The management of NAFLD is multidisciplinary; each healthcare professional who encounters these patients must encourage changes in lifestyle to lower the morbidity of the disorder. The mainstay of treatment is lifestyle modification with the goal to achieve at least 5% to 10% of weight loss. Both biochemical and histological improvement was seen in patients who had weight loss, which is accomplished via calorie reduction combined with exercise. Thiazolidinediones appear to be beneficial in improving adipocyte insulin sensitivity and preventing inappropriate lipolysis. Their side effect profile (weight gain, congestive heart failure exacerbation, and osteoporosis), however, limits their use. Antioxidants such as vitamin E are of modest benefit and likely safe in non-diabetic patients; Bariatric surgery is an effective treatment and may be considered in patients with morbid obesity who would otherwise meet the criteria for bariatric surgery. Statins should not be withheld in patients with NAFLD due to pre-existing abnormal liver biochemical tests. Liver transplantation is the last resort in patients with decompensated cirrhosis, with the caveat that NAFLD can recur after transplant.

The outlook for Patients with NAFLD especially NASH is guarded because many are at an increased risk of developing cirrhosis and hepatocellular carcinoma. Up to 10% of patients with NASH will eventually develop cirrhosis, which is the third most common causes of death in NAFLD after cardiovascular disease and cancer.[12] (Level V)


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Nonalcoholic Steatohepatitis - Questions

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A 67-year-old male with morbid obesity and type II diabetes mellitus controlled by diet alone has persistent ALT and AST elevation 3 times the normal limit with normal ALP. The patient does not drink alcohol or take any medications. CBC, hepatitis panel and autoimmune workup including ANA, anti-smooth muscle antibodies (ASMA), and anti-mitochondrial antibodies were negative. Ceruloplasmin, transferrin saturation and other liver function tests were unremarkable. CT abdomen showed hepatomegaly with normal liver edge and contour. What is the most likely diagnosis?



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A patient with a long history of vague abdominal pain and nausea has a percutaneous liver biopsy. He had been extensively worked up but no cause could be found to explain his liver problem. The biopsy reveals that he has non-alcoholic fatty liver with advanced fibrosis. What is the next test to perform?



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At a minimum, the deposition of fat in what percentage of hepatocytes is needed to make the diagnosis of steatosis?



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Which of the following is not associated with nonalcoholic fatty liver disease (NAFLD)?



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Which the following has not been involved in the pathogenesis of nonalcoholic steatohepatitis (NASH)?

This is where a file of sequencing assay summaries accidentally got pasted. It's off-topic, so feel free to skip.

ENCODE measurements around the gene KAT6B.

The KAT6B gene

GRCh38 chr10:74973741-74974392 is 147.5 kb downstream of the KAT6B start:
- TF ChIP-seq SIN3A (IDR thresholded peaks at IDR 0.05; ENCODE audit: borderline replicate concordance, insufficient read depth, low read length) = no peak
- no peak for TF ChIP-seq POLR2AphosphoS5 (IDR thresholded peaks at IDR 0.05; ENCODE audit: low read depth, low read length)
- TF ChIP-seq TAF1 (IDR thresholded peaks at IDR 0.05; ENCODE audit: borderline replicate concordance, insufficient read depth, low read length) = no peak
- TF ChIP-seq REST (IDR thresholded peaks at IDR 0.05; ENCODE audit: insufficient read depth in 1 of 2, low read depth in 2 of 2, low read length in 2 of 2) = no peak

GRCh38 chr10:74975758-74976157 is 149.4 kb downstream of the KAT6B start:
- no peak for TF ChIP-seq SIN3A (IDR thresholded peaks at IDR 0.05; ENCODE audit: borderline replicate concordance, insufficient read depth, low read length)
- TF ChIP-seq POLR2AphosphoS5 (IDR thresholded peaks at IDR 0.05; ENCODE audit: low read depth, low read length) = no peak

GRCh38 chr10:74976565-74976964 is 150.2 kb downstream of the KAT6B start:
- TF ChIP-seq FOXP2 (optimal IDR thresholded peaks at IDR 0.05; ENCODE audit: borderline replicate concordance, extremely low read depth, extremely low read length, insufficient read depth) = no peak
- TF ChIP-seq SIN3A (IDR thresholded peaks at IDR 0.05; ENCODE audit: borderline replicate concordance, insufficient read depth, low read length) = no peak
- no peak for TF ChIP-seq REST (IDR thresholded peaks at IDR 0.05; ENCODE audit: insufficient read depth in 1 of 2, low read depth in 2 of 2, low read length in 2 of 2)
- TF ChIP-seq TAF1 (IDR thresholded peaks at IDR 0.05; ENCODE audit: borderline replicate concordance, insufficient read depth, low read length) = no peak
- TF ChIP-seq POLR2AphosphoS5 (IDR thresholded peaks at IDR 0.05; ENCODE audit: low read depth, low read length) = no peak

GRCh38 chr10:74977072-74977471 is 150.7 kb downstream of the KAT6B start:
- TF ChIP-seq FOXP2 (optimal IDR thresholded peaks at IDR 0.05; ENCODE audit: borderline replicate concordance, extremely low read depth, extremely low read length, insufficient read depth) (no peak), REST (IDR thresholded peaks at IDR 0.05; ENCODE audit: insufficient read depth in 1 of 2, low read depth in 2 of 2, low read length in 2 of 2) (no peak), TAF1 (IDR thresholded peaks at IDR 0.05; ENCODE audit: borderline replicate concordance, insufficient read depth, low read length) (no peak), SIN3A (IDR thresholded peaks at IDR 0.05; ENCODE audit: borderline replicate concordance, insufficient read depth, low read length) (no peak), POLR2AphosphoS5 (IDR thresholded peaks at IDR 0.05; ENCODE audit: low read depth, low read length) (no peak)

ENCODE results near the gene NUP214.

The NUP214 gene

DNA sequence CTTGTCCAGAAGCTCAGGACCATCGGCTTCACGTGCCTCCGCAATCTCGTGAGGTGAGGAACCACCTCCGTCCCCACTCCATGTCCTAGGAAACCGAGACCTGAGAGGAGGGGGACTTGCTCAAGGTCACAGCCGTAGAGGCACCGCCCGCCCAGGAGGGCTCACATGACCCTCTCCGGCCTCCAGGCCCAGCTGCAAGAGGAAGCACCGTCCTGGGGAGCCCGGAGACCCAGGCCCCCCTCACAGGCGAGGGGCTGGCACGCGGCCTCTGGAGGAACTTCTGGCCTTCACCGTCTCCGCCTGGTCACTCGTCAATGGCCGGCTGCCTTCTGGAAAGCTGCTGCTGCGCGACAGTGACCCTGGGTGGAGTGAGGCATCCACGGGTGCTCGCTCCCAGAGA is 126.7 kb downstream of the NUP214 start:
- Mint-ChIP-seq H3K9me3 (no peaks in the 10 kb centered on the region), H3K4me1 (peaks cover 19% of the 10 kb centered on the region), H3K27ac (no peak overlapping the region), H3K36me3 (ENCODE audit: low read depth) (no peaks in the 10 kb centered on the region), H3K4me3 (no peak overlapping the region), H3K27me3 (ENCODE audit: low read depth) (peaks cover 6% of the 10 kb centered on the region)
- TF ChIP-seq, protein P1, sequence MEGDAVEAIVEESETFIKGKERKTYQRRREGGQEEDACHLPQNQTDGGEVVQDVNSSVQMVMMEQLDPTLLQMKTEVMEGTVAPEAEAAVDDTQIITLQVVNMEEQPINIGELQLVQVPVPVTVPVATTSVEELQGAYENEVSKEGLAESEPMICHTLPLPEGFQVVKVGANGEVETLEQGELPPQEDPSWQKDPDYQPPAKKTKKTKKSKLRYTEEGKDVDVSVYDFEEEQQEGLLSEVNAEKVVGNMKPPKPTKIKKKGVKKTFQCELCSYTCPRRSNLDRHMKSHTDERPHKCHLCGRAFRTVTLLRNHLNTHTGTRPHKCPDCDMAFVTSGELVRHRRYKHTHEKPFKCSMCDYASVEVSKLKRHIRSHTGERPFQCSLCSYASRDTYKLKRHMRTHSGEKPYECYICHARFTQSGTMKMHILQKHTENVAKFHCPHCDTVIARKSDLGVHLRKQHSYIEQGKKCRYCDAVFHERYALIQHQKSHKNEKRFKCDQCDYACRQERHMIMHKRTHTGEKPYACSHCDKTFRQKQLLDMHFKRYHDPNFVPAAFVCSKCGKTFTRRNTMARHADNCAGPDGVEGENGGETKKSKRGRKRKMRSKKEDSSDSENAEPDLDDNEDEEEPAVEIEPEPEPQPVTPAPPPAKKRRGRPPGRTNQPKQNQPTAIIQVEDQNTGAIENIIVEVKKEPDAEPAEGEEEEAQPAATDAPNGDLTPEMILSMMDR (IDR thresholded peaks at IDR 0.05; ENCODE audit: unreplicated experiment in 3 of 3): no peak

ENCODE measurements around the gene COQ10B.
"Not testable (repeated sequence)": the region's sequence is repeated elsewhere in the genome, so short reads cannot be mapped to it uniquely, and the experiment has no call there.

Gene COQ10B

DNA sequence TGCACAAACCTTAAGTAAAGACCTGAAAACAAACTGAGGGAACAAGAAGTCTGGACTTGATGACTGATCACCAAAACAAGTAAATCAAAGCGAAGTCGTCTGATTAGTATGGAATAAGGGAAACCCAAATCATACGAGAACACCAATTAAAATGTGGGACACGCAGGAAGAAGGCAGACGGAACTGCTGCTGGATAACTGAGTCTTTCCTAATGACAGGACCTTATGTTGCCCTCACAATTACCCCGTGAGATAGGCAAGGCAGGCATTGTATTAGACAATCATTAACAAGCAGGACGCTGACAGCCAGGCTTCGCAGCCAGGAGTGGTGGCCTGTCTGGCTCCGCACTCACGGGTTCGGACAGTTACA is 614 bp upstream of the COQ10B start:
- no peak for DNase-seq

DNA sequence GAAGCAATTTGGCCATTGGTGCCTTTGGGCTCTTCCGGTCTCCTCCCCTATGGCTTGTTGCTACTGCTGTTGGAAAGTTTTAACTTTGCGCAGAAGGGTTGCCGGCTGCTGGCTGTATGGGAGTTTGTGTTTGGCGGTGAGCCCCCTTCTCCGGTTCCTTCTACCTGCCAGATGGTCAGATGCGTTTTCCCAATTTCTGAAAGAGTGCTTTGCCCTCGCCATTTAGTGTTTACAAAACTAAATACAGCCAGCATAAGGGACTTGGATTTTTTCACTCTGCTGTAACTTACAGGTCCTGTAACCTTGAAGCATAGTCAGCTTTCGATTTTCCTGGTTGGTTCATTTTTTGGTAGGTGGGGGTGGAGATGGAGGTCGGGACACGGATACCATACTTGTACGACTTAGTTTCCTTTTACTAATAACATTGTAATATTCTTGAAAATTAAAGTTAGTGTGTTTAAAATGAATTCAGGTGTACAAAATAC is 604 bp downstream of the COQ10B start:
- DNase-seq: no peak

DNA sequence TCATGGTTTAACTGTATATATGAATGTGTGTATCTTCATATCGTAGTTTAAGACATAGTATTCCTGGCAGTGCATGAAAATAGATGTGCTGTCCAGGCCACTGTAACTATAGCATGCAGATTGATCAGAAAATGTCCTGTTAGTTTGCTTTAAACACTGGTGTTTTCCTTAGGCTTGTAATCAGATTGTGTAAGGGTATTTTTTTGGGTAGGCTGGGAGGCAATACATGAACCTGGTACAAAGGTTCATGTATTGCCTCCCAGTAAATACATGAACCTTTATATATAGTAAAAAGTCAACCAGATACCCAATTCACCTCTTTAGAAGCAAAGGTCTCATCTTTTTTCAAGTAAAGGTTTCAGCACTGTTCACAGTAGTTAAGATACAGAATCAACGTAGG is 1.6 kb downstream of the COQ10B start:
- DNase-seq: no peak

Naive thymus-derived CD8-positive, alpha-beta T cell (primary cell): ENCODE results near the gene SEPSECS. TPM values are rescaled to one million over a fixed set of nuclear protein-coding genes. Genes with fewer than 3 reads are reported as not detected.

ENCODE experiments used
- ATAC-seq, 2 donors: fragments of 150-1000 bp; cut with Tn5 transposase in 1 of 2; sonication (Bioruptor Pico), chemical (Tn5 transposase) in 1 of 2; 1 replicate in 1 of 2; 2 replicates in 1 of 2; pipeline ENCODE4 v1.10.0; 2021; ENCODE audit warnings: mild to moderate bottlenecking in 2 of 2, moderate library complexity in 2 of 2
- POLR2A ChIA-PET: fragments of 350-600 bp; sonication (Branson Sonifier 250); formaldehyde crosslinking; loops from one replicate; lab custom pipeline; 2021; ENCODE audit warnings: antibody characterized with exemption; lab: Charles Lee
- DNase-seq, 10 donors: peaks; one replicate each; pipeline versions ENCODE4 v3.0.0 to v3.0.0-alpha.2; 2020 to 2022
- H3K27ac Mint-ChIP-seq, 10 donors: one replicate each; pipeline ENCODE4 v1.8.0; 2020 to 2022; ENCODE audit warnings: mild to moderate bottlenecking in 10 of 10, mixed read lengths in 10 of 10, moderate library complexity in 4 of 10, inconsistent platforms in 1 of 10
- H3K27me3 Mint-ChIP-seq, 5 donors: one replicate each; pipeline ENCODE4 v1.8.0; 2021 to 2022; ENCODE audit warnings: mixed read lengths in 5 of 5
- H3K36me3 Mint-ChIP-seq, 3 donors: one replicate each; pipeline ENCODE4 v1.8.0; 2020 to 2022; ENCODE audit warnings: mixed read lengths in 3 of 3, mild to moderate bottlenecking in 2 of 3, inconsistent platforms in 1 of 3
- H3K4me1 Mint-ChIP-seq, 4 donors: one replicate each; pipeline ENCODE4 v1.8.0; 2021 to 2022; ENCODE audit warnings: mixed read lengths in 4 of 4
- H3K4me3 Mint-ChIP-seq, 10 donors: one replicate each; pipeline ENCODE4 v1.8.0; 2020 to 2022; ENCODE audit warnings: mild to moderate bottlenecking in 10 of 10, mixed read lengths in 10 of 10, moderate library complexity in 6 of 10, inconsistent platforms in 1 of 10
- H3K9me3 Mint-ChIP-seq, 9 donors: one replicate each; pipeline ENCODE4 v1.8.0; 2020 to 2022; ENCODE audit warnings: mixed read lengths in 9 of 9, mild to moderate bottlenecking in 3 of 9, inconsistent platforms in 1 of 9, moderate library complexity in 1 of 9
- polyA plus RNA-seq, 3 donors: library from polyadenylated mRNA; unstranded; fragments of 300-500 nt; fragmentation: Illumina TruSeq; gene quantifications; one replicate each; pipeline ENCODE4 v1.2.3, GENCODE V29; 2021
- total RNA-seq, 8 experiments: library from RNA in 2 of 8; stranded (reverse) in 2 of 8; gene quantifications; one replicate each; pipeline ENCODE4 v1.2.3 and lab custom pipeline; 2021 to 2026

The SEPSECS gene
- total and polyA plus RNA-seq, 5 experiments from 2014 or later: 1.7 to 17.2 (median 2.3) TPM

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Which is true regarding the diagnosis of nonalcoholic steatohepatitis (NASH)?



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Which of the following is not potentially beneficial for the management of nonalcoholic steatohepatitis?



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A 55-year-old male with a history of morbid obesity, hypertension, and obstructive sleep apnea who was seen at the clinic for a routine follow up. His blood work was significant for alanine aminotransferase 102 U/L and aspartate aminotransferase 75 U/L with normal alkaline phosphatase. His platelets, PT/INR, and albumin were within normal limits. Viral hepatitis and autoimmune workup were negative. He had a liver ultrasound that showed increased liver echogenicity with normal liver surface and contour. He had patent flow in his portal vein on dopplers. His fibrosis score was 0.17 and METAVIR stage 0 indicating no fibrosis. What is the next step in the management of this patient?



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A 50-year-old female with a history of obesity and hyperlipidemia presents to the clinic for elevated liver function tests. Her ALT was 120 IU/L and AST 102 IU/L and ALP 40 IU/L. Her hepatitis panel is negative for hepatitis A, B, and C. Autoimmune workup is significant for positive ANA and negative anti-smooth muscle antibodies and antimitochondrial antibodies. She has a CT abdomen that shows hepatomegaly and liver has slightly greater attenuation than the spleen and blood. Blood testing shows a fibrosis score of 0.6 with a METAVIR stage 3, indicating bridging fibrosis with many septa. What is the likely pathophysiology behind the patient’s diagnosis?



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A 45-year-old male with a history of type 2 diabetes was referred to the clinic for elevated liver chemistries on routine labs. He currently denies having any symptoms. He only drinks alcohol occasionally and does not smoke. He drinks 2 cups of coffee every day. His vitals are within normal limits. BMI is 39 kg/m. The physical examination is unremarkable. He has been sexually active with his wife for the past 20 years. He denies using any medication other than insulin. Which of the following labs correlate to the condition of this patient?



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A 65-year-old female with a history of hyperlipidemia and type 2 diabetes mellitus comes for a routine check-up. She complains of fatigue at times, but other than that has no other symptoms. She takes 2-3 alcoholic drinks per day, drinks 3 cups of coffee, and smokes 3 cigarettes per day with coffee. Her medications include atorvastatin and insulin. The physical exam is unremarkable except for her BMI, which is 39 kg/m. Her labs show an alanine aminotransferase (ALT) of 62 U/L, aspartate aminotransferase (AST) of 38 U/L, bilirubin of 0.2 mg/dL and albumin of 4.5 g/dL. Her hepatitis A, B, and C panel is negative. She mentions that her lab values have always been in this range, and she is not worried about them. What is the most appropriate next step in the management of this patient?



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Nonalcoholic Steatohepatitis - References

References